These days, as friends & family from around the country drive or fly to visit us in our beautiful new home, w/wages they earn at secure jobs, I remember almost daily how rare this is for most of the world. Two of my three sisters have come to visit – one has come twice! The third is coming in two weeks. I live blocks from my healthy, well-fed grandsons & their parents. Tomorrow I will get in the car w/ my beloved daughter-in-law and go to a nearby pumpkin patch to gather pumpkins w/the four-year-old in our family. We have plenty of gas for such luxuries.

In Puerto Rico, there is no electricity. As a friend of a friend noted, this isn’t because the power is ‘out’: it’s because the lines are shredded. There won’t be power again until the infrastructure is rebuilt. Such an innocuous word, infrastructure: EVERY POWER LINE. EVERY water facility. Dams, and roads, and…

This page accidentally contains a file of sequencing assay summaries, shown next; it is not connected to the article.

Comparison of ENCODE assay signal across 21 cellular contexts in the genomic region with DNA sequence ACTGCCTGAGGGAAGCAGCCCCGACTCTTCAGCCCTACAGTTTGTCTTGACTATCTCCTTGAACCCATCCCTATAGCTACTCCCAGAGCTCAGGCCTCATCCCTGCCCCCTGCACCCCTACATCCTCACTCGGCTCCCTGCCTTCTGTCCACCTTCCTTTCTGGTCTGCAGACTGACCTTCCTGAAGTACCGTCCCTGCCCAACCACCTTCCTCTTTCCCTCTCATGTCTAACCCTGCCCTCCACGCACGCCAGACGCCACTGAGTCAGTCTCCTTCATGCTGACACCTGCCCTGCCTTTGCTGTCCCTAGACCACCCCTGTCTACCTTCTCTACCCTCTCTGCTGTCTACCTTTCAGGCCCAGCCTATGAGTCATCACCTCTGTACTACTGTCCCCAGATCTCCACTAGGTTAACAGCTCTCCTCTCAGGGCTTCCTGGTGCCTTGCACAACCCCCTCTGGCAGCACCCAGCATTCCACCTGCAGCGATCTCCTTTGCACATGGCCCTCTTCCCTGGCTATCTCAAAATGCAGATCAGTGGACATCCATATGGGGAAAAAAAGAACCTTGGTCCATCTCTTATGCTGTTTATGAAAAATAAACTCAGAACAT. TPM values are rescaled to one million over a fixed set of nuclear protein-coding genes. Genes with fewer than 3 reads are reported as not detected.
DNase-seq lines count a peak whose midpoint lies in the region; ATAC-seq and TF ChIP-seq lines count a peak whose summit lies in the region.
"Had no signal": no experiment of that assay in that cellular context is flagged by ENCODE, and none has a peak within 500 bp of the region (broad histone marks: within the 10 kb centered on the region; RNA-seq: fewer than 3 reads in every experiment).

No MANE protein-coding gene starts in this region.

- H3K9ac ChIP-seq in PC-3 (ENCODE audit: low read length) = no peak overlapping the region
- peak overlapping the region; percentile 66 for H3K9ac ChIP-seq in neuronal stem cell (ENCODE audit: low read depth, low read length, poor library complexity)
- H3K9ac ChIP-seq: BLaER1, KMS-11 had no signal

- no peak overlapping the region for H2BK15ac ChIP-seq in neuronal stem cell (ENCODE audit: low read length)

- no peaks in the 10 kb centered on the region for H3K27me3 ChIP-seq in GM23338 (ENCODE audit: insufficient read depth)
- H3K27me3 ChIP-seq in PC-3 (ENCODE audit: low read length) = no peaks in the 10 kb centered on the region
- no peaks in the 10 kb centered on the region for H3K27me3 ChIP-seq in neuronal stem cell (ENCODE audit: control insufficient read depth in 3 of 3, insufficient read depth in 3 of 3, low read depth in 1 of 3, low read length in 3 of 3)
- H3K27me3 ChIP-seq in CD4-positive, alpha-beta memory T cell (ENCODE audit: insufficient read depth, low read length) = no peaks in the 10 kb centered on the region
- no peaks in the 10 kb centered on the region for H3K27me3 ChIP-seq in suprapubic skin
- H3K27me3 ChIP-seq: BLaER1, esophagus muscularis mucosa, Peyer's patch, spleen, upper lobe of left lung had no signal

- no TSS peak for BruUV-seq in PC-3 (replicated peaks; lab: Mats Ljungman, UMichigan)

I can’t get my heart around what my head knows. In my everyday life, I’m looking forward to my sister’s visit. Basking in the time I spent w/ a dear friend who was here for the weekend. Figuring out what I’ll fix for dinner tonight. Anticipating an elective medical procedure fully covered by (admittedly crappy, but still extant) insurance.

Puerto Rico

Courtesy CNN

But in this time of far too prevalent American refusal to care about our fellow Americans, I’m heartbroken for mothers, grandmothers, sisters. Women (& men) who have only the spectre of cholera to anticipate. The end of paychecks, because FEMA has commandeered all island fuel for hospitals. Meaning: noooo offices can open if they could otherwise. Hence, no $$. (You did realise that the currency of an American territory is dollars…??)